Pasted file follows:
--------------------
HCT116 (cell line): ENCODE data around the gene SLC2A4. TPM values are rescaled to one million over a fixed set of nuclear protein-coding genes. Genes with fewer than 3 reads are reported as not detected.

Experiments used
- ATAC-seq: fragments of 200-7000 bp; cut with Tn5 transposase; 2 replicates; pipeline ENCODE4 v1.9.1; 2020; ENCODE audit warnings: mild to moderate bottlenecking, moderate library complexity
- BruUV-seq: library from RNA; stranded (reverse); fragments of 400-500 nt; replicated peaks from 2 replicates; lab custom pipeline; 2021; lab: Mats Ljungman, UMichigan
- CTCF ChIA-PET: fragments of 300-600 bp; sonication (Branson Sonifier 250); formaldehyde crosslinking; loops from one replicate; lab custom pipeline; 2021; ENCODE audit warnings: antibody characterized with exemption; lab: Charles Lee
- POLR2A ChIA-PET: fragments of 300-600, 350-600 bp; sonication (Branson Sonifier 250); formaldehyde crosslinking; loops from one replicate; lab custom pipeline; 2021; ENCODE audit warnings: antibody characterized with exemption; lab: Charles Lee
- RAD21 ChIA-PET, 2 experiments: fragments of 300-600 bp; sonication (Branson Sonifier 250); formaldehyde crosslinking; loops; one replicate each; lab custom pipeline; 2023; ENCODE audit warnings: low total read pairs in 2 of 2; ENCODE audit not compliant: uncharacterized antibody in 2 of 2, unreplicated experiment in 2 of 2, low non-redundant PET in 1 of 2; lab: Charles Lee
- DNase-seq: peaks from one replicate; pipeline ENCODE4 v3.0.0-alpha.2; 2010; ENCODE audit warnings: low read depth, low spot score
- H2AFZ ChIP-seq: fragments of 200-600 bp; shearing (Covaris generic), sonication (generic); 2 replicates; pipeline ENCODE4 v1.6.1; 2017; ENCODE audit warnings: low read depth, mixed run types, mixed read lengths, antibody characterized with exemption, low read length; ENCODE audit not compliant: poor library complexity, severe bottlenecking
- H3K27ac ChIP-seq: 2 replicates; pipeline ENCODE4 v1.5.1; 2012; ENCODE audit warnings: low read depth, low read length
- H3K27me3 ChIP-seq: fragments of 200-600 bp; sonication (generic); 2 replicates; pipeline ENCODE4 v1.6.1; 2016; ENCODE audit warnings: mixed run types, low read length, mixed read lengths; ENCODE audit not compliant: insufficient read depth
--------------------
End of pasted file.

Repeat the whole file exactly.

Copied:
HCT116 (cell line): ENCODE data around the gene SLC2A4. TPM values are rescaled to one million over a fixed set of nuclear protein-coding genes. Genes with fewer than 3 reads are reported as not detected.

Experiments used
- ATAC-seq: fragments of 200-7000 bp; cut with Tn5 transposase; 2 replicates; pipeline ENCODE4 v1.9.1; 2020; ENCODE audit warnings: mild to moderate bottlenecking, moderate library complexity
- BruUV-seq: library from RNA; stranded (reverse); fragments of 400-500 nt; replicated peaks from 2 replicates; lab custom pipeline; 2021; lab: Mats Ljungman, UMichigan
- CTCF ChIA-PET: fragments of 300-600 bp; sonication (Branson Sonifier 250); formaldehyde crosslinking; loops from one replicate; lab custom pipeline; 2021; ENCODE audit warnings: antibody characterized with exemption; lab: Charles Lee
- POLR2A ChIA-PET: fragments of 300-600, 350-600 bp; sonication (Branson Sonifier 250); formaldehyde crosslinking; loops from one replicate; lab custom pipeline; 2021; ENCODE audit warnings: antibody characterized with exemption; lab: Charles Lee
- RAD21 ChIA-PET, 2 experiments: fragments of 300-600 bp; sonication (Branson Sonifier 250); formaldehyde crosslinking; loops; one replicate each; lab custom pipeline; 2023; ENCODE audit warnings: low total read pairs in 2 of 2; ENCODE audit not compliant: uncharacterized antibody in 2 of 2, unreplicated experiment in 2 of 2, low non-redundant PET in 1 of 2; lab: Charles Lee
- DNase-seq: peaks from one replicate; pipeline ENCODE4 v3.0.0-alpha.2; 2010; ENCODE audit warnings: low read depth, low spot score
- H2AFZ ChIP-seq: fragments of 200-600 bp; shearing (Covaris generic), sonication (generic); 2 replicates; pipeline ENCODE4 v1.6.1; 2017; ENCODE audit warnings: low read depth, mixed run types, mixed read lengths, antibody characterized with exemption, low read length; ENCODE audit not compliant: poor library complexity, severe bottlenecking
- H3K27ac ChIP-seq: 2 replicates; pipeline ENCODE4 v1.5.1; 2012; ENCODE audit warnings: low read depth, low read length
- H3K27me3 ChIP-seq: fragments of 200-600 bp; sonication (generic); 2 replicates; pipeline ENCODE4 v1.6.1; 2016; ENCODE audit warnings: mixed run types, low read length, mixed read lengths; ENCODE audit not compliant: insufficient read depth